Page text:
Science

Why Is Climate Change Responsible For Tornado Outbreak?

By Monica U Santos , Dec 06, 2016 12:19 PM EST

Tornadoes and thunderstorms damage properties and kill people every year. According to a report, the estimated U.S. insured losses due to severe thunderstorms in the first half of 2016 were $8.5 billion. The largest U.S. impacts of tornadoes result from tornado outbreaks, sequences of tornadoes that occur in close succession.

Why Is Climate Change Responsible For Tornado Outbreak?

As per Science Publication, the researchers looked at increasing trends in the severity of tornado outbreaks around U.S. measuring severity by the number of tornadoes per outbreak. They found that these trends are increasing fastest for the most extreme outbreaks. While they saw changes in meteorological quantities that are consistent with these upward trends, the meteorological trends were not the ones expected under climate change.

Extreme meteorological environments associated with severe thunderstorms showed consistent upward trends, but the trends did not resemble those currently expected to result from global warming. Researchers looked at two factors: a measure of energy in the atmosphere called convective available potential energy (CAPE), and a measure of vertical wind shear, called storm relative helicity.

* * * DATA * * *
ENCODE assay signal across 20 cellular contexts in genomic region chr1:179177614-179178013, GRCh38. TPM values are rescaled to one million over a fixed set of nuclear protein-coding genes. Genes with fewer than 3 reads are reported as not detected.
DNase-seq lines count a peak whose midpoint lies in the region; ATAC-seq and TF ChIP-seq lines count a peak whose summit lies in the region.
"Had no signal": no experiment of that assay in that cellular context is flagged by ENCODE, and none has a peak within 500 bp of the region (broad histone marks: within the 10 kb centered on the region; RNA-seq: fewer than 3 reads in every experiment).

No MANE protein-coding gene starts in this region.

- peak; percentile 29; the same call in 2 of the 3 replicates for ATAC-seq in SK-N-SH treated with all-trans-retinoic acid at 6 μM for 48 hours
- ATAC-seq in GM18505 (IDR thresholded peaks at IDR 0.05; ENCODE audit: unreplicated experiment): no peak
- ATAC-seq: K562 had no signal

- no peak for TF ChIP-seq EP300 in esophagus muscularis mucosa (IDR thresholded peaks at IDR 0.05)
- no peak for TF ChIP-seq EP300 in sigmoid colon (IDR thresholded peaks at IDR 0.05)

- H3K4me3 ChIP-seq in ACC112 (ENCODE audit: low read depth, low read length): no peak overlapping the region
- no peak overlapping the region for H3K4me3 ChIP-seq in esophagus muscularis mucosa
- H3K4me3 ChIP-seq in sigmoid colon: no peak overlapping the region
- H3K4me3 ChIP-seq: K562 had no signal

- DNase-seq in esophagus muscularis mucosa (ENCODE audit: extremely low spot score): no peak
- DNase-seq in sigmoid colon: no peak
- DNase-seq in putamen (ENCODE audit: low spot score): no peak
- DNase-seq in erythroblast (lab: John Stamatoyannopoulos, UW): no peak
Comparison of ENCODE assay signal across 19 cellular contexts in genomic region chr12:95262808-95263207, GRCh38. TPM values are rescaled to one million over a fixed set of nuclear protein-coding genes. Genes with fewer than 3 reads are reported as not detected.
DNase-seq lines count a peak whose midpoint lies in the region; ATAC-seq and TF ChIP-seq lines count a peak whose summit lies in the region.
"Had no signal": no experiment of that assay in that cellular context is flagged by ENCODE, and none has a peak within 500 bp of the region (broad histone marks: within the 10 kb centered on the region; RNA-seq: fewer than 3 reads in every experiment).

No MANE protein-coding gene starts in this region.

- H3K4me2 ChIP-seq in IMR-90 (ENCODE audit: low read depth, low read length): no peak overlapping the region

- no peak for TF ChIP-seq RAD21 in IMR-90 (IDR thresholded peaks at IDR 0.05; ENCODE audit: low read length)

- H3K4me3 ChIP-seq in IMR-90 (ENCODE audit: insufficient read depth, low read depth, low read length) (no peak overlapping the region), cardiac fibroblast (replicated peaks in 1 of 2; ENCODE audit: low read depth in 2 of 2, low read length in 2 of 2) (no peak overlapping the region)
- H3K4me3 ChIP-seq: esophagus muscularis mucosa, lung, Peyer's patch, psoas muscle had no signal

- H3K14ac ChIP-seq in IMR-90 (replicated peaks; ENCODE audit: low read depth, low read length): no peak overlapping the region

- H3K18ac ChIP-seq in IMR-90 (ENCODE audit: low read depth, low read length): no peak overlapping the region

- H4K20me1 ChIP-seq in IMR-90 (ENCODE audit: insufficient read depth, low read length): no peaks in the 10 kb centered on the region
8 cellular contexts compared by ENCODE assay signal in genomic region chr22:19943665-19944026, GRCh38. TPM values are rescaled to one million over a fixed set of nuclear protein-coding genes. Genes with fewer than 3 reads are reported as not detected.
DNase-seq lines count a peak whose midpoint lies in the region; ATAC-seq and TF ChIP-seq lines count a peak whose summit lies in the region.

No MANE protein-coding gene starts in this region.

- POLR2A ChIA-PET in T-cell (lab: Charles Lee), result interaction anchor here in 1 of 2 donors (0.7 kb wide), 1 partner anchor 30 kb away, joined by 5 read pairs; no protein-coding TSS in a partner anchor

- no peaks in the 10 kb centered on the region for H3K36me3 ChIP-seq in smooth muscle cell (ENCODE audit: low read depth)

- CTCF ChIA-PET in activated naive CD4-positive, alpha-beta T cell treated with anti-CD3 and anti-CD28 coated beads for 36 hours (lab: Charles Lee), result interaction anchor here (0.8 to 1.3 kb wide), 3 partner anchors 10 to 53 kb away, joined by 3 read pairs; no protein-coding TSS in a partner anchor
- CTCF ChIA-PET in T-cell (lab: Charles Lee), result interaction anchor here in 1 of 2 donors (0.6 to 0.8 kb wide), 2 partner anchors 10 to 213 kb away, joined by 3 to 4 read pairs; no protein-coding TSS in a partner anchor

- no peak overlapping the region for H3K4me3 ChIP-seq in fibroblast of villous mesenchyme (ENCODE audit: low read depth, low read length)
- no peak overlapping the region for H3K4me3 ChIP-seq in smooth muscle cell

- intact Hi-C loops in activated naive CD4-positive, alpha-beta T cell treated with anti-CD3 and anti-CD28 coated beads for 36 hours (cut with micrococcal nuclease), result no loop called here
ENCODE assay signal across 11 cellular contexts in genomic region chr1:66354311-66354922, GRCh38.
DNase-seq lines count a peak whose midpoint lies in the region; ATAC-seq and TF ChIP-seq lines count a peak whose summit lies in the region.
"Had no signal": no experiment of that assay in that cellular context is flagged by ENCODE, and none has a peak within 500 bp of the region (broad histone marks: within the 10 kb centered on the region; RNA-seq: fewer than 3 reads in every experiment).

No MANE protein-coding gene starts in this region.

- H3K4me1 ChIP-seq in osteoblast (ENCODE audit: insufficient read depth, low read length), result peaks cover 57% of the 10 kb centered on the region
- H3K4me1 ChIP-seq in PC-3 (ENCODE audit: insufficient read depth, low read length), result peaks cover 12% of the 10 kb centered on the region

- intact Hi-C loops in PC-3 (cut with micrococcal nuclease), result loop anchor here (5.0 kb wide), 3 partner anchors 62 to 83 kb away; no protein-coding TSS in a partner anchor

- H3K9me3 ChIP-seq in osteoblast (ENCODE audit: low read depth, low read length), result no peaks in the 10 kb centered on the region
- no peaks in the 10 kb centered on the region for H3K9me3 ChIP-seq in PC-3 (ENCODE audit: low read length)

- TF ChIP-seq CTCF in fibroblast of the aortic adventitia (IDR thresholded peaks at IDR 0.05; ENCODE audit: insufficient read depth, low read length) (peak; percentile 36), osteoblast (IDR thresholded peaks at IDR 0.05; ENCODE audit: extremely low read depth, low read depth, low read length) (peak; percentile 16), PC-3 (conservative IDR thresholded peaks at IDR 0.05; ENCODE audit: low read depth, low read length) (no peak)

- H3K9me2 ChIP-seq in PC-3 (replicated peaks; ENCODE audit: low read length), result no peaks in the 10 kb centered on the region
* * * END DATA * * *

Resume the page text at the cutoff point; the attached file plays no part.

The Research Study

According to TechTimes, the researchers are offering new insight into the trends in environmental conditions that encourage thunderstorms and tornadoes, the study looks at the convective available potential energy, or CAPE, and storm relative helicity, a measure of vertical wind shear. With greenhouse gases trapping more energy and heat in the atmosphere air will start holding more water and that opens the scope for extreme storms.

“This study raises new questions about what climate change will do to severe thunderstorms and what is responsible for recent trends,” says the team led by Michael Tippett, associate professor of applied physics and applied mathematics at Columbia Engineering. Tippet is also a member of the Data Science Institute and the Columbia Initiative on Extreme Weather and Climate.

"The fact that we don’t see the presently understood meteorological signature of global warming in changing outbreak statistics leaves two possibilities: Either the recent increases are not due to a warming climate, or a warming climate has implications for tornado activity that we don’t understand. This is an unexpected finding.”

The study found that the meteorological trends were not due to increasing CAPE but instead due to trends in storm relative helicity, which has not been projected to increase under climate change. As per Science Daily, better understanding of how climate affects tornado activity can help to predict tornado activity in the short-term, a month, or even a year in advance.

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